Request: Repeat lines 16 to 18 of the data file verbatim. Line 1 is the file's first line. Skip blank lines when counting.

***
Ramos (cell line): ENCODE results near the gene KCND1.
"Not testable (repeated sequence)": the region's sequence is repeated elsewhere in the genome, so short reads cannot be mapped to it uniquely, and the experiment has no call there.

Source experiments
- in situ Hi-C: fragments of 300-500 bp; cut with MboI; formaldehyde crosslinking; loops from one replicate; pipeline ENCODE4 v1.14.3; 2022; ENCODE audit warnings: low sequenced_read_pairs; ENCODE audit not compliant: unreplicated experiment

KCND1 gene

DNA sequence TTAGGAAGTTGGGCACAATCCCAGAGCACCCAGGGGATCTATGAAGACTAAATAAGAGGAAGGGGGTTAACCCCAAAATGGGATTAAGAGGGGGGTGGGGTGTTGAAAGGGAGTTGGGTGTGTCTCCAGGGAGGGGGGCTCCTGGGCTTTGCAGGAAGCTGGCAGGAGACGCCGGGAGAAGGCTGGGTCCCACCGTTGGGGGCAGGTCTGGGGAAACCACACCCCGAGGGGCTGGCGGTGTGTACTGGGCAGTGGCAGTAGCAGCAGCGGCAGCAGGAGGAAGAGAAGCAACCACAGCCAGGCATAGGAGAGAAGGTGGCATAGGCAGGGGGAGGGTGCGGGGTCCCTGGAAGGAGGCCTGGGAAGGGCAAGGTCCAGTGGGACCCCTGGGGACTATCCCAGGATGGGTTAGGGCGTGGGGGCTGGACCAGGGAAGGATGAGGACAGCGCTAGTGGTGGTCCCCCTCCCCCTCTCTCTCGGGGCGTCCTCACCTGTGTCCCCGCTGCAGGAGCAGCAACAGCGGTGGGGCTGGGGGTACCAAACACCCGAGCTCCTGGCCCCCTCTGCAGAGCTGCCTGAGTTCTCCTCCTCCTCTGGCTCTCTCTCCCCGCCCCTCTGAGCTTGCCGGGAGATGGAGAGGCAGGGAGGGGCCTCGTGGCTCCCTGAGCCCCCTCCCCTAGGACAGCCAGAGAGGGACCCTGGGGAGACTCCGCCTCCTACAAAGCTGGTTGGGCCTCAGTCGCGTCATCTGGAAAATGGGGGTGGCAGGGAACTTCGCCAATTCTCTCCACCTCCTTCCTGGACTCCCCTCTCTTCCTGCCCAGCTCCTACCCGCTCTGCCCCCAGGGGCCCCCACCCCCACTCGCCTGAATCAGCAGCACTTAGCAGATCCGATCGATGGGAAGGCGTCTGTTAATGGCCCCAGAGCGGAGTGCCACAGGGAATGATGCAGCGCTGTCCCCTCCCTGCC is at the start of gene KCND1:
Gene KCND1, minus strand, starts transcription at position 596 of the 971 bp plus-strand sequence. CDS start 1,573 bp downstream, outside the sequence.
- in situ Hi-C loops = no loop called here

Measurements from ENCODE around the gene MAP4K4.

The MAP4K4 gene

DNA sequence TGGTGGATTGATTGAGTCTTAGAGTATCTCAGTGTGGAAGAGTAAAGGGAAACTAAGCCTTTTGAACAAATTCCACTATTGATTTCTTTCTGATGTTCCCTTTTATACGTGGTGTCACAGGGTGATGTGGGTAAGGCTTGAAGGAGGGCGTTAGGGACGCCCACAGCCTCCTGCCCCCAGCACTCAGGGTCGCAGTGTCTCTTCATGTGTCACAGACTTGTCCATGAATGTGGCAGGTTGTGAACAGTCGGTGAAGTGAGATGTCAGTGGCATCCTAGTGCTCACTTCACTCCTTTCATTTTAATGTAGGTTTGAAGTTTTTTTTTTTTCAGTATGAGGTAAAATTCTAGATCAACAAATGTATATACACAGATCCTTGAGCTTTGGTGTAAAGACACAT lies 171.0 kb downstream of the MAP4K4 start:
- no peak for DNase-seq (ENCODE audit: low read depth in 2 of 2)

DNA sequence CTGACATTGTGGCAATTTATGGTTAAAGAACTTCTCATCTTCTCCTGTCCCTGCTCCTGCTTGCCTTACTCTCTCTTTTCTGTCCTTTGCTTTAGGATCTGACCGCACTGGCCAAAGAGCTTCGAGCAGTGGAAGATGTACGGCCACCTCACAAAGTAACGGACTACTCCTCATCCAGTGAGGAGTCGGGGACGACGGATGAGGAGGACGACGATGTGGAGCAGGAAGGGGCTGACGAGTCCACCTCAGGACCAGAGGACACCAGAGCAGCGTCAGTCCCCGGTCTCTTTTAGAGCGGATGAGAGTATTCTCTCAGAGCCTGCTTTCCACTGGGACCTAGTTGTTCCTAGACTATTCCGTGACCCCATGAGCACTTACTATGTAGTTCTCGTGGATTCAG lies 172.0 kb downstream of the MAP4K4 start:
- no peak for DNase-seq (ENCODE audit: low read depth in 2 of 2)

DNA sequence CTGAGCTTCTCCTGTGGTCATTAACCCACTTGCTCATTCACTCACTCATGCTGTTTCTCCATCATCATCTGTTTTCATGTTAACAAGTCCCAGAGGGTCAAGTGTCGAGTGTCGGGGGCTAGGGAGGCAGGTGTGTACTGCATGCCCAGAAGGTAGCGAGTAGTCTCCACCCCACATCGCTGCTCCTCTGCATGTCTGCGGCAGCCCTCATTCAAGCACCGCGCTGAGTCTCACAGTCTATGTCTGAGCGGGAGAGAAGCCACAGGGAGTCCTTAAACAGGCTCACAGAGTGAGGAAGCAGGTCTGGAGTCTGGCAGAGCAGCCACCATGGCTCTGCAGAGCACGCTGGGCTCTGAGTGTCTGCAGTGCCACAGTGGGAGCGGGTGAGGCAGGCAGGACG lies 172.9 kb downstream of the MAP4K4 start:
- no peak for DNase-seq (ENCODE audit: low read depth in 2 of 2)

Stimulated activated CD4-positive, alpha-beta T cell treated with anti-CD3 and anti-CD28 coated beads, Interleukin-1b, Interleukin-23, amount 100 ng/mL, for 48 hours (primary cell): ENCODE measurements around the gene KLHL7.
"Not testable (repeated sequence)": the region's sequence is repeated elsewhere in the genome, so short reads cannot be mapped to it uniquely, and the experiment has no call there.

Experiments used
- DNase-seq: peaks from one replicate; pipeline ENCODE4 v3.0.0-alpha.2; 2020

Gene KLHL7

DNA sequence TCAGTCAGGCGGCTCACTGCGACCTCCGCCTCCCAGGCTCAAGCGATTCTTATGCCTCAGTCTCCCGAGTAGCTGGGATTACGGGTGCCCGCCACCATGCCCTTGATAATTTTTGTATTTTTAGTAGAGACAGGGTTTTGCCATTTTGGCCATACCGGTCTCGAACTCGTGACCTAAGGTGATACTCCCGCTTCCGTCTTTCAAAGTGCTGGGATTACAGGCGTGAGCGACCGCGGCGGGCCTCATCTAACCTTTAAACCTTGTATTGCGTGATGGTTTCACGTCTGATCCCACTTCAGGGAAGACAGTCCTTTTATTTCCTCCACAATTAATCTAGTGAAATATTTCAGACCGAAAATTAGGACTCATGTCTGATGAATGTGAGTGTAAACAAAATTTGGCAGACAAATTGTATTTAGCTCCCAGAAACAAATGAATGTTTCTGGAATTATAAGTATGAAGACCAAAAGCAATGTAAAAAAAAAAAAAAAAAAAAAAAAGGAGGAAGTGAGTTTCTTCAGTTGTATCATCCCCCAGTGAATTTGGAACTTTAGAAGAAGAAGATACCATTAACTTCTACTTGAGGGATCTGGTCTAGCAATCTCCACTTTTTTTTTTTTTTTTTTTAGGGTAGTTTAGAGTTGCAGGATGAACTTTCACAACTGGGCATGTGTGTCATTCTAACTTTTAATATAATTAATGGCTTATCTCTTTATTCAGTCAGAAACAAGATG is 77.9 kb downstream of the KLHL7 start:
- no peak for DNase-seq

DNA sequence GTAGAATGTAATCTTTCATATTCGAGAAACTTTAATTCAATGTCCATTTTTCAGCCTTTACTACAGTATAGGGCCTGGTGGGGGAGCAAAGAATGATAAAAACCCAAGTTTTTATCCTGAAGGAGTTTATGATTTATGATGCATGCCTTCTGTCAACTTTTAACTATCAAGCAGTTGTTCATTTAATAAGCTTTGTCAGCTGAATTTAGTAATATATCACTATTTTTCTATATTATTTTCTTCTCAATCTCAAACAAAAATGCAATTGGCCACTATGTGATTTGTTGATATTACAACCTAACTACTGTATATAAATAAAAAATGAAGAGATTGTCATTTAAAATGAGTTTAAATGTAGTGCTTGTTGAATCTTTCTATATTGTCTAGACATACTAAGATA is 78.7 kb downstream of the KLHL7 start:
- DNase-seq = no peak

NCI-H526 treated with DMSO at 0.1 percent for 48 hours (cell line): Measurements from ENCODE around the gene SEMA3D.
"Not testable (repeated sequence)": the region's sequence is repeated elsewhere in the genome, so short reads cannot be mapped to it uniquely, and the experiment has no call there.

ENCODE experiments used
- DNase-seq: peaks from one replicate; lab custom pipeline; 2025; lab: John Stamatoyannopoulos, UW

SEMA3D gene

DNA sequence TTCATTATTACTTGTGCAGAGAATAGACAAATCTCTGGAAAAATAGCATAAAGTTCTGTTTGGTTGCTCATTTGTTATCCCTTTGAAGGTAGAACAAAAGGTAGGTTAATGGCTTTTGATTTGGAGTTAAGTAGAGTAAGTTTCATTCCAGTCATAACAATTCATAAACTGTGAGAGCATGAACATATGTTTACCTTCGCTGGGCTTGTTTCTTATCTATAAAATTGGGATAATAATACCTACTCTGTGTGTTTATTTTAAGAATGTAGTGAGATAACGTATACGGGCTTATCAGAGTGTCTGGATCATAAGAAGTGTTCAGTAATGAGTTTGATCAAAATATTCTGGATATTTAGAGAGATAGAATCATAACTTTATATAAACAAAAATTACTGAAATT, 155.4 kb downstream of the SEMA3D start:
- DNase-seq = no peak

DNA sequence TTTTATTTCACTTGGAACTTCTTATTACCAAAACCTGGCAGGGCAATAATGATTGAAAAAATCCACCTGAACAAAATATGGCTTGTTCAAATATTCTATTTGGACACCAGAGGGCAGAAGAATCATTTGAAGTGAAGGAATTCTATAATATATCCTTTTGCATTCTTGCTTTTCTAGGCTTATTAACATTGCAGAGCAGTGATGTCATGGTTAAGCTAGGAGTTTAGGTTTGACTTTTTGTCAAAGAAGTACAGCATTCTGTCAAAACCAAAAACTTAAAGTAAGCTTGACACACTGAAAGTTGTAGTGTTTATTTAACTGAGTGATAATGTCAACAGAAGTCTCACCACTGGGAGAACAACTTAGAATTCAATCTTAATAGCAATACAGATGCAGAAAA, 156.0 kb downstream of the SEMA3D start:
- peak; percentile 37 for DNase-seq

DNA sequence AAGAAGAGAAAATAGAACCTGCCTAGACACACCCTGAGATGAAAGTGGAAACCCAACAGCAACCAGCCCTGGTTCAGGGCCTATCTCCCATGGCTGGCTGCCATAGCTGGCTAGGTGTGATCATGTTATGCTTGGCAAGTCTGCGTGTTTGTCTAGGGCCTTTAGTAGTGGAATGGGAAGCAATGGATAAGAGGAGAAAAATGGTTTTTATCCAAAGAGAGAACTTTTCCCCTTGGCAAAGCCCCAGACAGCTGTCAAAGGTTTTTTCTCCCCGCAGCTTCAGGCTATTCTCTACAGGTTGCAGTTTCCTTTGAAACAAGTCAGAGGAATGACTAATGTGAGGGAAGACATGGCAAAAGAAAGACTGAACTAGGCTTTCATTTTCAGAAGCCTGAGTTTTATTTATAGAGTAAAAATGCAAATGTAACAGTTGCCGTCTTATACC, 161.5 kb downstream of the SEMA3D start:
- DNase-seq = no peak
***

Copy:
- no peak for DNase-seq (ENCODE audit: low read depth in 2 of 2)

Stimulated activated CD4-positive, alpha-beta T cell treated with anti-CD3 and anti-CD28 coated beads, Interleukin-1b, Interleukin-23, amount 100 ng/mL, for 48 hours (primary cell): ENCODE measurements around the gene KLHL7.
"Not testable (repeated sequence)": the region's sequence is repeated elsewhere in the genome, so short reads cannot be mapped to it uniquely, and the experiment has no call there.